Russia and China’s pairs skating on the ice rink of world politics continues. In Sochi, we have observed with pleasure yet one more element in the routine of this increasingly harmonious duet. Let us call it elegant support. Fearless athletes have emphasised the modest dignity of a reliable partner.
The fact that partners have a well-developed mutual understanding is not their only merit. Paradoxically, the antipathy of foreign audiences has made a considerable contribution to the development of a team spirit. The torrents of grim reality that were poured out ahead of the sporting celebrations in Beijing in 2008 and in Sochi in 2014 could not but give rise to a response. The clumsy work of the Western media regarding the Sochi Olympics is exactly the same as in 2008, when they aroused the mass indignation of Chinese people around the world. This fact has been emphasised in nearly all the reports in the Chinese press, which has devoted considerable attention to Xi Jinping’s visit to Sochi. Here are just a few quotes: «the new cold war that soldiers in the West are so eager for», «the persecution of Russia is going too far», and «criticism should not be confused with hostility».
Also of interest is one more comparison from the Chinese media. Despite the March riots in Lhasa in 2008, George Bush and Nicolas Sarkozy still honoured the opening ceremony of the Beijing Olympics with their presence, while Gordon Brown attended the closing ceremony. Nothing like those riots has taken place in Russia in the last two years, yet there were no major Western leaders. From this, the authors of editorial columns have come to the completely obvious conclusion that the West is particularly hostile towards Russia. As a result, they believe that Xi Jinping’s extraordinary visit to Russia seems to be quite a deliberate move strategically.
Vladimir Putin has shown his appreciation for the help that the President of the People’s Republic of China has given both to Russia and to Putin personally. At the start of the conversation, he remarked that the Chinese rarely travel anywhere over the Chinese New Year public holiday, which was celebrated by the Far East on 31 January, unless it is to friends or relatives. «We will regard your visit to Sochi as a visit to a good friend». I do not know whether those who watched the Olympics’ opening ceremony noticed, but the Chinese team was one of the few whose athletes were waving Russian flags as well as Chinese ones. Was this just a gesture of friendly solidarity?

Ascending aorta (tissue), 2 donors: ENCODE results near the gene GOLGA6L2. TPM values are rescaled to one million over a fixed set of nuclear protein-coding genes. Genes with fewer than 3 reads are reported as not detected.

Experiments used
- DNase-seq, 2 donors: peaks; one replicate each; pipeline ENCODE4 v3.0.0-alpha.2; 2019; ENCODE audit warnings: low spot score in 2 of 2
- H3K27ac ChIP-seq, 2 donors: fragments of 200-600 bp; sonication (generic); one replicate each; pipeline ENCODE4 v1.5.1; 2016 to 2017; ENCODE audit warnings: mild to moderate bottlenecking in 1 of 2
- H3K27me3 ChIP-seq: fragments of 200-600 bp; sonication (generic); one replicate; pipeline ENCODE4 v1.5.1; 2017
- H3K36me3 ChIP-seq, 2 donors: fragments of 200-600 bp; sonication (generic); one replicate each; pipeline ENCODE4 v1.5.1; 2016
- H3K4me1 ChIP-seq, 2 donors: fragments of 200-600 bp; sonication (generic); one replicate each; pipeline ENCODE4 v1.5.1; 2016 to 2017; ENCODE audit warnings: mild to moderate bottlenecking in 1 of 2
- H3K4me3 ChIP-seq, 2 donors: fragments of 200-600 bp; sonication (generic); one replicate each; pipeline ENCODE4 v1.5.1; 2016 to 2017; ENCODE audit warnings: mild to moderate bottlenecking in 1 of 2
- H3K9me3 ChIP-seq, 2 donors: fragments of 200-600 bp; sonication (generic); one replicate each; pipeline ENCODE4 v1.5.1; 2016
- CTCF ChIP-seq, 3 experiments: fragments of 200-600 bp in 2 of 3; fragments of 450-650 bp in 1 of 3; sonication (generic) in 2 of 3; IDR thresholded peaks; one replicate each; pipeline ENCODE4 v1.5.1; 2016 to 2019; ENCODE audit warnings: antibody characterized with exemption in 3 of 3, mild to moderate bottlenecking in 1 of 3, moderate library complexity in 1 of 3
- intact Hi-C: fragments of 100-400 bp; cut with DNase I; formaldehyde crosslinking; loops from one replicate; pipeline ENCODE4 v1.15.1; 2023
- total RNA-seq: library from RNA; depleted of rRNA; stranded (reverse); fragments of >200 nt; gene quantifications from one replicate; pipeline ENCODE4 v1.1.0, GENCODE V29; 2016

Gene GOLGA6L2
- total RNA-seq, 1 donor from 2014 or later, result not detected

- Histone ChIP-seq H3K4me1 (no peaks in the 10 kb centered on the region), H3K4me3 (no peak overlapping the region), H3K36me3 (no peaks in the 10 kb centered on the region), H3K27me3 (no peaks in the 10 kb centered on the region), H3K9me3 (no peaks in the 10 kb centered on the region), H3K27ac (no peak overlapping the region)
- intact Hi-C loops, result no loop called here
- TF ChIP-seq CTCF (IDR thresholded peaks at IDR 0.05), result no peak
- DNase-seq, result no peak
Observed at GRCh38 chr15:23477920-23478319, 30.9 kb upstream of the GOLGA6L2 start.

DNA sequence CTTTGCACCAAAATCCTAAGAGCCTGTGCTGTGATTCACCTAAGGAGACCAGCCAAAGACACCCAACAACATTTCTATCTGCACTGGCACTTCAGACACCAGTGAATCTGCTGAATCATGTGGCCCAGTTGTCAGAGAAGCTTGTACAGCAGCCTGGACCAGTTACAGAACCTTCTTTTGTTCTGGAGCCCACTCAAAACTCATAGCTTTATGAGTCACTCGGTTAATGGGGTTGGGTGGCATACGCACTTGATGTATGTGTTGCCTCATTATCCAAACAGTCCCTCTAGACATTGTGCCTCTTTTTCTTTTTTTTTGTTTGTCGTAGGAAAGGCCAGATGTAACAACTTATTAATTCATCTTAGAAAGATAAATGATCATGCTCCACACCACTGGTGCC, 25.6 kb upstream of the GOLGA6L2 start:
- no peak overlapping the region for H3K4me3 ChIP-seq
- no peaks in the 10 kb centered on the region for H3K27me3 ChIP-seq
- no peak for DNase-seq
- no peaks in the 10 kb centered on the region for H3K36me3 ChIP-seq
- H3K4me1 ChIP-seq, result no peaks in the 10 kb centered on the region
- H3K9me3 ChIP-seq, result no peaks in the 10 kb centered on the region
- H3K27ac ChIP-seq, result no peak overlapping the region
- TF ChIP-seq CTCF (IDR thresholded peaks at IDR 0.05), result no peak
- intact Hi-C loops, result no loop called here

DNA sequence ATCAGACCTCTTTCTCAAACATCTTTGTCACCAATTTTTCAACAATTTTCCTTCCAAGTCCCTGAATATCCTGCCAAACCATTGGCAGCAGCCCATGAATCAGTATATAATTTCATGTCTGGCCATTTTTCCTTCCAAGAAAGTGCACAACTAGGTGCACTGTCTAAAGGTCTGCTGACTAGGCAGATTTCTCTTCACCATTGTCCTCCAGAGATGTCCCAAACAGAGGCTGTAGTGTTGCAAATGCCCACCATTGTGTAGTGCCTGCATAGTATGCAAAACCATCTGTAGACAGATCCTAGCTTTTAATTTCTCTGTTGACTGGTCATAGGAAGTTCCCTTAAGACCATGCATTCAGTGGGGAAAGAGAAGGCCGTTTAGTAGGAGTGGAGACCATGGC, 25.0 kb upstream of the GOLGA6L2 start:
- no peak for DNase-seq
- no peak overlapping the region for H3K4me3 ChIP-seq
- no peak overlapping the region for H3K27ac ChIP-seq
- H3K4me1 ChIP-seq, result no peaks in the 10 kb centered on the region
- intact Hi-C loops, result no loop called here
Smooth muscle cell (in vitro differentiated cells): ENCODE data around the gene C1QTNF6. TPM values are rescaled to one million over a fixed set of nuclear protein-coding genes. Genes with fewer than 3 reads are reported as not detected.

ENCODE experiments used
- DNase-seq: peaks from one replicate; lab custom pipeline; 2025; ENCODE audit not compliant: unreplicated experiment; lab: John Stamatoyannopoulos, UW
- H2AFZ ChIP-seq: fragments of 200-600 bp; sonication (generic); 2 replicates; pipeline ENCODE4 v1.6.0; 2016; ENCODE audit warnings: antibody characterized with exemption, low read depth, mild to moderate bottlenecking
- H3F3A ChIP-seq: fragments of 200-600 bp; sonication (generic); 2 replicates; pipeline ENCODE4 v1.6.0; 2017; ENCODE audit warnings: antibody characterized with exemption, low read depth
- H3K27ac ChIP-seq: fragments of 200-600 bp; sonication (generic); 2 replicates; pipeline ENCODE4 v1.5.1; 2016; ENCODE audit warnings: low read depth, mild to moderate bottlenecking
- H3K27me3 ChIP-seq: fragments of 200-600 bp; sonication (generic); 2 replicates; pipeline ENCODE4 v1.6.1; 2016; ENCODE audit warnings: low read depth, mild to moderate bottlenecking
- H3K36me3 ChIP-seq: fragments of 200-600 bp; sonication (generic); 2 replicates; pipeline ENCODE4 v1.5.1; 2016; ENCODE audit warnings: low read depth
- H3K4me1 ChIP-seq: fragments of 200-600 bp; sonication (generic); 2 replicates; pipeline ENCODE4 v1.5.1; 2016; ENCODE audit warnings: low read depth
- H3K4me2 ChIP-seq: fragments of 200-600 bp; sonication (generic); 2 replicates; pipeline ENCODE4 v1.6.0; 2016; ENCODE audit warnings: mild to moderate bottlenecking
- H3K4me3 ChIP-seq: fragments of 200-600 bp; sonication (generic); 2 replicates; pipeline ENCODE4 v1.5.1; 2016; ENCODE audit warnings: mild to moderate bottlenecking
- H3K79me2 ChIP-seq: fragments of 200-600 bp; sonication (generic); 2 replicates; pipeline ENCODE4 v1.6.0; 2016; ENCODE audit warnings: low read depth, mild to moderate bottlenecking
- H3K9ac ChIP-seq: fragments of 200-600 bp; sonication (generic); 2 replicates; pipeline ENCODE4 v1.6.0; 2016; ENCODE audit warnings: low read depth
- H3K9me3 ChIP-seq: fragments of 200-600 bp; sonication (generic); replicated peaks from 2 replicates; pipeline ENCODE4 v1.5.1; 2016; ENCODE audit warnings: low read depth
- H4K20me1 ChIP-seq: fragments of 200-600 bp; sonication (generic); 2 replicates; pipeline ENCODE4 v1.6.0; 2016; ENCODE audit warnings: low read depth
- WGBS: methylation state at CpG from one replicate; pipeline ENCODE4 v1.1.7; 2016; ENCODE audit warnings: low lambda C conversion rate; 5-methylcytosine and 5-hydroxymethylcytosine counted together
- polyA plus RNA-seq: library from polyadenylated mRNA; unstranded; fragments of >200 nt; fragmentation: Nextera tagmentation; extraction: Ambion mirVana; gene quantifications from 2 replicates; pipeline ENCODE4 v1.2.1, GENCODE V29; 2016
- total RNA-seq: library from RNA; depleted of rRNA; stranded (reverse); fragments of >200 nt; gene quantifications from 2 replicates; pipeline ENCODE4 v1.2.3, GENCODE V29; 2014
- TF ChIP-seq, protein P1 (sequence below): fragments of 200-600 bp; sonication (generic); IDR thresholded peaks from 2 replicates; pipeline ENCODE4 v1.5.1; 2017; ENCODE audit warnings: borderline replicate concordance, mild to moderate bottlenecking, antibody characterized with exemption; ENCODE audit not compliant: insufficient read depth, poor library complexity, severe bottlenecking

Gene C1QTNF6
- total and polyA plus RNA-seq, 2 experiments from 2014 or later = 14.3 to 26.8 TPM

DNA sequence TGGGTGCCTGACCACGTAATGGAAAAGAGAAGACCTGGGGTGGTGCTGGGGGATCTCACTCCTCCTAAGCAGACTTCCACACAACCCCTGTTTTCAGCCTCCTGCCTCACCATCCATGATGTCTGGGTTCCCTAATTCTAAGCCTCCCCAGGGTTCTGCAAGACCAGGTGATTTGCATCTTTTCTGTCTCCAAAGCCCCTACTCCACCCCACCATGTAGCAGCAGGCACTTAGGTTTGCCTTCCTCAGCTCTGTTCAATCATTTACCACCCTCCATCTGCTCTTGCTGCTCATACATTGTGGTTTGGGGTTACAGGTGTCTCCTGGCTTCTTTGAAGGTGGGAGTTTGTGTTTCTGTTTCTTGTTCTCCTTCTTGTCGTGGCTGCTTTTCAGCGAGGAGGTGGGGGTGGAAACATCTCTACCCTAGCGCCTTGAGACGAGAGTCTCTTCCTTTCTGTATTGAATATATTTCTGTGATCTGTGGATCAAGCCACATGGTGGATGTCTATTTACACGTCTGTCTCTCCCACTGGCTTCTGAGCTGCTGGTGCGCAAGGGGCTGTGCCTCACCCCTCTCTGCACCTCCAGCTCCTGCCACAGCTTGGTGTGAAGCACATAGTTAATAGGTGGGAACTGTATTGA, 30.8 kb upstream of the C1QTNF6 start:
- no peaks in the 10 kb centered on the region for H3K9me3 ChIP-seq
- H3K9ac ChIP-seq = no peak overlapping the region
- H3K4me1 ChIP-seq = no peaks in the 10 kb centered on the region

The fact that both sides once again declared outside interference in the internal affairs of other countries to be intolerable during the Chinese leader’s visit to Sochi seems to be of fundamental importance. In terms of the open support and encouragement being given to Ukrainian rebels by the West, including at the recent Munich Security Conference, independent observers are viewing it as Beijing’s clear approval of the position being maintained by the Kremlin.
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The two presidents have been discussing a number of things in Sochi, but first and foremost they have been discussing world affairs. And here, too, Moscow and Beijing have common approaches to many problems and conflicts. In fact, they are coordinating their activities in the international arena with increasing diligence. Both in the UN Security Council and the Shanghai Cooperation Organisation, both on land and at sea. At the end of January, the nuclear-powered battlecruiser Petr Velikiy (Peter the Great), part of Russia’s Northern Fleet, took part in the second phase of transporting Syria’s chemical weapons, leading the operation in the Mediterranean Sea alongside the Chinese frigate Yancheng.
This year, Russia and Chinese also have an extensive agenda of bilateral cooperation. In May, the Russian president will pay an official visit to the People’s Republic of China and take part in the summit of the Conference on Interaction and Confidence Building Measures in Asia which will be held in Shanghai. A meeting is also being planned between the countries’ two prime ministers to take place in Russia in the autumn.
There are great expectations associated with the growing volume of mutual trade (trade between the two countries has already reached the USD 90 billion mark!) and economic cooperation. Its key spheres are energy, including the oil and gas sector and nuclear power plant construction, the aircraft and car industries, information technologies, scientific-technical and military-technical cooperation, and tourism. Rumour has it that talks on gas prices, the finalisation of which will promise multi-billion dollar gas contracts to both sides, have entered the homestretch. Amid the still sluggish economic climate in Europe and the general stagnation of business in the world markets, Chinese investments would be an important and opportune step for the Russian economy. Chinese investments could speed up the economic expansion of Russia’s regions in the Far East, and it is a prerequisite for their integration with the dynamic Asia-Pacific Region in the interests of developing both Trans-Ural Russia and the country as a whole.